Out in the Sundance

Barbara Kowalewska, Staff Writer


Prospector Theater
Prospector Theater – Photo by Barbara Kowalewska

What could be better than spending a whole day just watching movies? This question, proposed by Stanford University student Carol Tan, ought to evoke a quick and simple response by film enthusiasts- “Nothing.”  The 29th annual Sundance Film Festival took place in Salt Lake City, Ogden, Sundance Resort and Park City from Jan. 17 – 27. Sundance, which began in 1978, is now considered one of the largest and most important film festivals in the world. Independent filmmakers and movie-lovers from all around the world gathered for 11 days of film celebration.

Some greatest movies have premiered at Sundance: Hustle and Flow, Pi, and When We Were Kings, to name a few. This year, a number of films impressed the masses. “My favorites were Cutie and the Boxer, Blackfish, and We Are What We Are,” Tan said on her second visit to the festival. “I didn’t get to spend as much time in Park City as my first visit, so I was a little disappointed, only because there were so many cool-looking movies to be seen.”

Park City is a lovely quaint city. Enjoy this magical atmosphere, surrounded by movie lovers, and with a little luck, you can bump shoulders with some celebrities! This was especially true during the first week of the festival, when most of the movie premieres took place.

A lot of famous people can be spotted just hanging around Park City. This year, for example, Ashton Kutcher showed up for the premiere of “jOBS.”

Director and founder of the festival, Robert Redford, is present every year. The most important and prestigious part of the festival is the film awards. Winning in Sundance can be a pass into getting noticed worldwide. This year “Fruitvale” and “Blood Brothers” were the big winners. Both movies received U.S. Grand Jury Prize and Audience Award. “Fruitvale” won in the Dramatic and “Blood Brothers” in the Documentary category.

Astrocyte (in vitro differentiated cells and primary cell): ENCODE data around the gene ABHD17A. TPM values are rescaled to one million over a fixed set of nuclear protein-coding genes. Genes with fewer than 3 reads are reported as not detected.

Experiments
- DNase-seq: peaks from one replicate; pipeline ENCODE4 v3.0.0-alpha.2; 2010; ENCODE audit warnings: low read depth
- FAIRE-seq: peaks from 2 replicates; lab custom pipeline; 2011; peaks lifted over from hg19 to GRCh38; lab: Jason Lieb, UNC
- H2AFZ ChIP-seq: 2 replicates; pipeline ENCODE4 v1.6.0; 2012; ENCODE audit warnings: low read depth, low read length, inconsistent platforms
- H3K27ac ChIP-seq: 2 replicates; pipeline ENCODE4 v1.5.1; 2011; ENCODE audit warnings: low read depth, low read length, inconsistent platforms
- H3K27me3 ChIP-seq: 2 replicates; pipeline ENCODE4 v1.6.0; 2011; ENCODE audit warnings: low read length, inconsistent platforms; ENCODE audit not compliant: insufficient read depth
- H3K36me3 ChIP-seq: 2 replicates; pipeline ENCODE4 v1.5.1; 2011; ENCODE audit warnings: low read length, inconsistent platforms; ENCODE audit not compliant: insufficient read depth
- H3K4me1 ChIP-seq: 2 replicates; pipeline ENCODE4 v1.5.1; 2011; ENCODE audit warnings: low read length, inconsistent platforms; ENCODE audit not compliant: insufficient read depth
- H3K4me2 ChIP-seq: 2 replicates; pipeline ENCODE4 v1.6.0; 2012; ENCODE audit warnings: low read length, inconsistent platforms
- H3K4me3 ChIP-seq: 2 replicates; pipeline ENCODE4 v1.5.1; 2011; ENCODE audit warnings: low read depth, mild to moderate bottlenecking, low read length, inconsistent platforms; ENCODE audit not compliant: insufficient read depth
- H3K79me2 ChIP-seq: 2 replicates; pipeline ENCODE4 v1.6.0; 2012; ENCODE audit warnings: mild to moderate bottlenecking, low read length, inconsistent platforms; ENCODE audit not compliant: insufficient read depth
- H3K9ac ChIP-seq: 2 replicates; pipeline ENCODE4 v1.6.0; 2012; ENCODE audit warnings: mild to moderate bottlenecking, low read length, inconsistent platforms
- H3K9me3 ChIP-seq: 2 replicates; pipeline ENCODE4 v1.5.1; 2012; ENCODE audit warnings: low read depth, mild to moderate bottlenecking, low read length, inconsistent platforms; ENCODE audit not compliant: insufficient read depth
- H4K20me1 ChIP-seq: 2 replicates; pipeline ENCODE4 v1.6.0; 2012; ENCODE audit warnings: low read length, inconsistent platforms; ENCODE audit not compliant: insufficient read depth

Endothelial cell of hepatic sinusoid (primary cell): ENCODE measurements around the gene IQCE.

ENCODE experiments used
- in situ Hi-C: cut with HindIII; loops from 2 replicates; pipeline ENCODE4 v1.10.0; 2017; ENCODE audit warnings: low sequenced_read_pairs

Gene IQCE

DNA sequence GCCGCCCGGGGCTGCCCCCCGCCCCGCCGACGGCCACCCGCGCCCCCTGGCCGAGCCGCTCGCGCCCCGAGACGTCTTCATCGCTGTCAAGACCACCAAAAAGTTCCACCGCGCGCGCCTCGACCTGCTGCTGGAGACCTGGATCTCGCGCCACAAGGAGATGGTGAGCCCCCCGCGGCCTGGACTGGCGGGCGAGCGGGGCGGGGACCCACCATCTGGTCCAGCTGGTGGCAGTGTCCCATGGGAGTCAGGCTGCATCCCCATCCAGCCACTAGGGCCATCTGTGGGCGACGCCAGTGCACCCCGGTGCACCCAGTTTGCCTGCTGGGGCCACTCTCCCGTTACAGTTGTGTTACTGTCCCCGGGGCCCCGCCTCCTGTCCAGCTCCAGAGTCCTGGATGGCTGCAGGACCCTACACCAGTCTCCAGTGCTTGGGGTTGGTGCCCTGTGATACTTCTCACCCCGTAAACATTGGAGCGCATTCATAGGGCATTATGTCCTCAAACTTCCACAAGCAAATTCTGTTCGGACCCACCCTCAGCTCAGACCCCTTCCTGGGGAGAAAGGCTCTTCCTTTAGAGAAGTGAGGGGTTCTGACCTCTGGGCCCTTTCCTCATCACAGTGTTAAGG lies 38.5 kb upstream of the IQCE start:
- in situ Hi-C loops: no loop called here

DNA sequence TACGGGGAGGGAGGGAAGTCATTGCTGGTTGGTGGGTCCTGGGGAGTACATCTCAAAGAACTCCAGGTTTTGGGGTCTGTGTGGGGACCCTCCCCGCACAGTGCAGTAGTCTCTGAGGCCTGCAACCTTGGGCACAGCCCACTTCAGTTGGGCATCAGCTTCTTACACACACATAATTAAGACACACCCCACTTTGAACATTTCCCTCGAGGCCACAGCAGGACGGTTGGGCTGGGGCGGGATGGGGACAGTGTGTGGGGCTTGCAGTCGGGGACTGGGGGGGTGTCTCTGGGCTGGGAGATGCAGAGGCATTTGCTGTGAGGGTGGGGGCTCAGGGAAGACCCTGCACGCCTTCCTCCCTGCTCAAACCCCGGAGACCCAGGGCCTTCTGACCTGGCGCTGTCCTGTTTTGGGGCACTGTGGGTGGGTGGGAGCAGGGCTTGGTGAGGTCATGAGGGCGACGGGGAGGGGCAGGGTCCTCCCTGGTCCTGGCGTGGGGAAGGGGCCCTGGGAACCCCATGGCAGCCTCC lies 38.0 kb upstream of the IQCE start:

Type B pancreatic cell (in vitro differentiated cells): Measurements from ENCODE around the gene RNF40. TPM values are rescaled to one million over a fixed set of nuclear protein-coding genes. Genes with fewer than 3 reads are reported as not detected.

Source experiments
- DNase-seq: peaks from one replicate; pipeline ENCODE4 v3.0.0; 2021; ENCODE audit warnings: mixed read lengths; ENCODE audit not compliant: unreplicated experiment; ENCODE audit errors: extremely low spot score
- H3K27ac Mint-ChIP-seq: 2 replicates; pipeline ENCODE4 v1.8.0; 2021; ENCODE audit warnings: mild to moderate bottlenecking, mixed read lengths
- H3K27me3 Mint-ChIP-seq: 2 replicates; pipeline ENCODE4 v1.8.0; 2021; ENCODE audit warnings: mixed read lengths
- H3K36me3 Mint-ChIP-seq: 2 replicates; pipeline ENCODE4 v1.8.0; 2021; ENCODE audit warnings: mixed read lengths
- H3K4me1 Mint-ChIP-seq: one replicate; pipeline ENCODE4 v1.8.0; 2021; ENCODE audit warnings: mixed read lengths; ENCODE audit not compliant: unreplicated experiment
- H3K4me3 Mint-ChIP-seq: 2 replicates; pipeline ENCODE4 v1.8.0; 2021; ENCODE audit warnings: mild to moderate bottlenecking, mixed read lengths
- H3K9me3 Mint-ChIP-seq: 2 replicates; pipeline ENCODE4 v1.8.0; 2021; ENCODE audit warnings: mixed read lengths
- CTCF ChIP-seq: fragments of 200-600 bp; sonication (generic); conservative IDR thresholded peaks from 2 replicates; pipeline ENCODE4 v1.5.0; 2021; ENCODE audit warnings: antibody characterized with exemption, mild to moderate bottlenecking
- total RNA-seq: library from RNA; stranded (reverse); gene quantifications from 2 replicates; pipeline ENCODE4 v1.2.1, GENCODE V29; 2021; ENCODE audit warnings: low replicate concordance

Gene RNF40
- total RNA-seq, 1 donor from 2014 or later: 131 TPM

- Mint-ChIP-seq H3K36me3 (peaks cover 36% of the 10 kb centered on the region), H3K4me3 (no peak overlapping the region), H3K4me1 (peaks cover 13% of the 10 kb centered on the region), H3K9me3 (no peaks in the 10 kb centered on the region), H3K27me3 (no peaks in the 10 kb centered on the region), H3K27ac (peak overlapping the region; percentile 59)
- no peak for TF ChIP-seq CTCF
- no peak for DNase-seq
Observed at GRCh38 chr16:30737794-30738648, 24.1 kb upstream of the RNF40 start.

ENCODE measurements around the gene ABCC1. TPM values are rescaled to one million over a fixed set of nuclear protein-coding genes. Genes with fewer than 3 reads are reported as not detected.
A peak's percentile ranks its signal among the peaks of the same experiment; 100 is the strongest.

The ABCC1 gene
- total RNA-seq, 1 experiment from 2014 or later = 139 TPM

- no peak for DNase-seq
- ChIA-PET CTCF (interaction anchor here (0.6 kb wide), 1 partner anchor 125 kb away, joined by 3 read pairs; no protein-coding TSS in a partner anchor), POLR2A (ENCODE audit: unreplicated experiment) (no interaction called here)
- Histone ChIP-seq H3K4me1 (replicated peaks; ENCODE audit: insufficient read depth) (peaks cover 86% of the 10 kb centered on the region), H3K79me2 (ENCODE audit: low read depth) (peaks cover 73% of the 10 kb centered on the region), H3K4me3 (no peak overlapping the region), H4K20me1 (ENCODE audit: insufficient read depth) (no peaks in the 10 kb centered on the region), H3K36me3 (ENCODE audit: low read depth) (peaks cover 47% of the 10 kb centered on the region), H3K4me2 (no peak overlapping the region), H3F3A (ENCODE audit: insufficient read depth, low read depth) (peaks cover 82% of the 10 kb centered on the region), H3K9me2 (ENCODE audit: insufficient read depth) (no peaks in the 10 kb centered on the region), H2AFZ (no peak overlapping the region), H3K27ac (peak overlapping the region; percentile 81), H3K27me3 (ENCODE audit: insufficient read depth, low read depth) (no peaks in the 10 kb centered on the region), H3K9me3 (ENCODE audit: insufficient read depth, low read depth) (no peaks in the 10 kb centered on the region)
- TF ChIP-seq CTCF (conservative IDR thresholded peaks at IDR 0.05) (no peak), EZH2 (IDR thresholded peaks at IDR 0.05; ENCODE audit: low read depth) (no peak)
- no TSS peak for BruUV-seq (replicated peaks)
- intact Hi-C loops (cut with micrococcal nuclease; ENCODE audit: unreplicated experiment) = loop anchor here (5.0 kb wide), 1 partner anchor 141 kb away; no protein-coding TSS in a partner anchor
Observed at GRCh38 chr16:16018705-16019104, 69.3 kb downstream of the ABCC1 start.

The most moving of the six films I was able to see was the documentary film “Life according to Sam.” The film follows a kid with Progeria – an extremely rare genetic disease which, generally speaking, is causing kids to age very, very quickly. But it is not only a story about an illness, it is an amazing historical account of the parents who decide to not accept what everybody around them was telling them. They decide to fight and find a cure that would help their son. This is an amazing story of determination, love and courage. After the film, the audience was given the opportunity not only to speak with the director via Skype, the star of the documentary, Sam, was also present on a big-screen. Interaction with movie directors, actors and documentary film characters are one of the things that make film festivals so alluring!

The growing popularity of Sundance makes it very difficult to get tickets for screenings and this dilemma annually increases. So if you are not Roger Ebert or a famous director, get tickets in advance. Unfortunately, it won’t be easy.

A raffle at http://www.sundance.org/festival/ rewards timeslots during which tickets can be purchased. But it is only permitted to enter the system once and when a timeslot is rewarded, winners have no more than 60 minutes to finalize a transaction.

Tickets to screenings sold out quickly. In addition to movie screenings, other events also took place. Panels and discussions, art exhibitions and special installations were open to the public. There were also live concerts at the Festivals Music Café. Many venues like Co-op temporarily housed sponsors that advertised their respective companies with free giveaways.

This year, free coffee, hot chocolate and cider was offered. Postcards could be filled out by attendees and sent anywhere in the world for free. Free hair style and makeup touchups, along with free cosmetics were offered by L’Oreal. The photo booth was a fun and popular stop, with hats, film clap and other accessories to don while taking funny pictures.